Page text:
Lady Arran's portrait may possibly have a signature in the bottom left-hand corner, though I can't see anything on his - see attached detail (brightness & contrast adjusted). If Art UK has a higher-res of the portrait on file, could we see that area of it, please?

Osmund Bullock,

And thanks again, David. Another illusion - what looked like a row of letters seem to coincide with ridges in the impasto, and I think is just the result of a line of wear to the paint's surface, possibly from the frame rebate. I fear the success rate of these enlargement requests runs at about one or two in a hundred!

Kieran Owens,

Would it be the opinion of this discussion's contributors that this portrait has been overpainted so as to obliterate the background or that it was the artist's intention to render it as it is?

Andrew Shore,

Going back to Osmund's suggestion of a signature bottom left, I think it may be true that there is something, but it requires a lot of Photoshop work to differentiate the colours (essentially black on black).

I've done this with a higher resolution version and I think I can make out 'Waller' (see attachment).

This could be Mary Lemon Waller perhaps, who signed 'M L Waller':

Although she was known for child portraits, she clearly did paint ones of adults, as the Art UK records show, and is working at the right sort of time, and in a similar style.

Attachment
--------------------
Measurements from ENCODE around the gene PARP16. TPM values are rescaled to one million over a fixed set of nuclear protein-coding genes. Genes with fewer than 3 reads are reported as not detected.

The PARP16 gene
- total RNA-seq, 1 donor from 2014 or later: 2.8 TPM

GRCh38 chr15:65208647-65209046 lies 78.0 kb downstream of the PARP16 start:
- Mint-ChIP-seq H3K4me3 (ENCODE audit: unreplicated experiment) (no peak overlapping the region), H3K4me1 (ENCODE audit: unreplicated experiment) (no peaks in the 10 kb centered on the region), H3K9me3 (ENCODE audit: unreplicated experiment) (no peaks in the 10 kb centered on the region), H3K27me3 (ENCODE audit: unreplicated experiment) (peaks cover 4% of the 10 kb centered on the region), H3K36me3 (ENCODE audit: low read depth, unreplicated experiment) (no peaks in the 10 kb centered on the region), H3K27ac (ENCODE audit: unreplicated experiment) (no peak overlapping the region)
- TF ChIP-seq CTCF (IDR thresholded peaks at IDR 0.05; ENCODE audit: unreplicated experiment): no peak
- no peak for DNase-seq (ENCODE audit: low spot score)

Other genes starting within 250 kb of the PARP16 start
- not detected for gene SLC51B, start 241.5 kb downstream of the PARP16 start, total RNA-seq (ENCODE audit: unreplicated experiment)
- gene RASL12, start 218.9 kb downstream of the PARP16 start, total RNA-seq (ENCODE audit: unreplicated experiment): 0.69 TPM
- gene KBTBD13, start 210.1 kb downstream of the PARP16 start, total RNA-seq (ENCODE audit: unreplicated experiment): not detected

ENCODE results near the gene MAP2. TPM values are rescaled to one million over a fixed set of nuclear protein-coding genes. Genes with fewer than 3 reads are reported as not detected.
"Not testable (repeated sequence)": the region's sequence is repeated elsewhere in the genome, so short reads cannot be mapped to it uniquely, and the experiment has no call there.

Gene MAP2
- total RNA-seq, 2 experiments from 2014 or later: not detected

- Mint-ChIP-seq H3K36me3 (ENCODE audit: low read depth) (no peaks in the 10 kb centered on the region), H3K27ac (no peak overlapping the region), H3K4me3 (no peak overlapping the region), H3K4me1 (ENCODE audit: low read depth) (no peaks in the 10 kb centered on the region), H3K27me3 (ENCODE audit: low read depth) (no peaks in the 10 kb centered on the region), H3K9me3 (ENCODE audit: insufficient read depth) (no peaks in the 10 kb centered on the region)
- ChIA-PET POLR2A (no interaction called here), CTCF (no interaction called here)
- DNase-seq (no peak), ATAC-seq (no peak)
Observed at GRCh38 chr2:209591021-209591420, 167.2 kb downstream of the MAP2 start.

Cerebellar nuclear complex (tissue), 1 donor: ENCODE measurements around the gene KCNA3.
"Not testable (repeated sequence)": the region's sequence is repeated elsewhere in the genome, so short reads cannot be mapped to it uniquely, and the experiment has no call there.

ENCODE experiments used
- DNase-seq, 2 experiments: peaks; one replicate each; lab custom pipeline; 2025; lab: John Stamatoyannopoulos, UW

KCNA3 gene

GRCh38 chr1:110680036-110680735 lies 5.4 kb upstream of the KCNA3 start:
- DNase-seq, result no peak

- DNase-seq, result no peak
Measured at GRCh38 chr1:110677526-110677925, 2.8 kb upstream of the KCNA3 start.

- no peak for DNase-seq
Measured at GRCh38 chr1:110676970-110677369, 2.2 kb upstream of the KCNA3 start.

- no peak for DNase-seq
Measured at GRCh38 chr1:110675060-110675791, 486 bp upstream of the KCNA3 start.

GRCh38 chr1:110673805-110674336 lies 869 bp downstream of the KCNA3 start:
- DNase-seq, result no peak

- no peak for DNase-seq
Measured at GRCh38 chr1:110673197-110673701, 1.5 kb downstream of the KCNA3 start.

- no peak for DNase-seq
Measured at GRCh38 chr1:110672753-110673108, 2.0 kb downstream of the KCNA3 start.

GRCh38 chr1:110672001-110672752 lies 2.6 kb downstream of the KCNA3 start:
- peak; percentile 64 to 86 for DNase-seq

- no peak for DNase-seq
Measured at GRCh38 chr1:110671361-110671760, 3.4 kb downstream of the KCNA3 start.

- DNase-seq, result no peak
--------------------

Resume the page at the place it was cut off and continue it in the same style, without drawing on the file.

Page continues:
I can't find anything specific in the newspapers about the portraits, as many searches are hampered by poor character recognition of 'Moorfields' and 'Arran'. The hospital was also called the Royal London Ophthalmic Hospital in some mentions, and Moorfields in others... Some history of the name (which Osmund has already outlined above) is on Moorfields' own website:

1 attachment
Osmund Bullock,

Andrew, I can't agree about the signature, much as I would like to: I still think the apparent initials are just wear from the frame rebate on brush-stroke ridges in a heavily-applied paint layer. This is most obvious in what you see as the double-L of 'Waller', the uprights of which follow exactly the line of two such ridges clearly visible in the paint above them. I don't think that can be just coincidence - see attached.

The Royal Westminster Opthalmic Hospital survived under that name until 1947, twenty years after Lady Arran's death in 1927, and thirteen after Lord Arran resigned as Chairman in 1934. So I think it's unlikely the portraits would have been acquired by Moorfields per se (i.e. from 1948). I suppose it's just possible they arrived after the Earl's death in 1958; but I rather doubt they'd have been offered or accepted by a hospital in the NHS so many years after the couple's involvement with just one of several predecessors that weren't.

I also did a lot of searching in the BNA, but for a slightly different combination of words (e.g.'Westminster' rather than 'Moorfields'); I had no more success than you, though.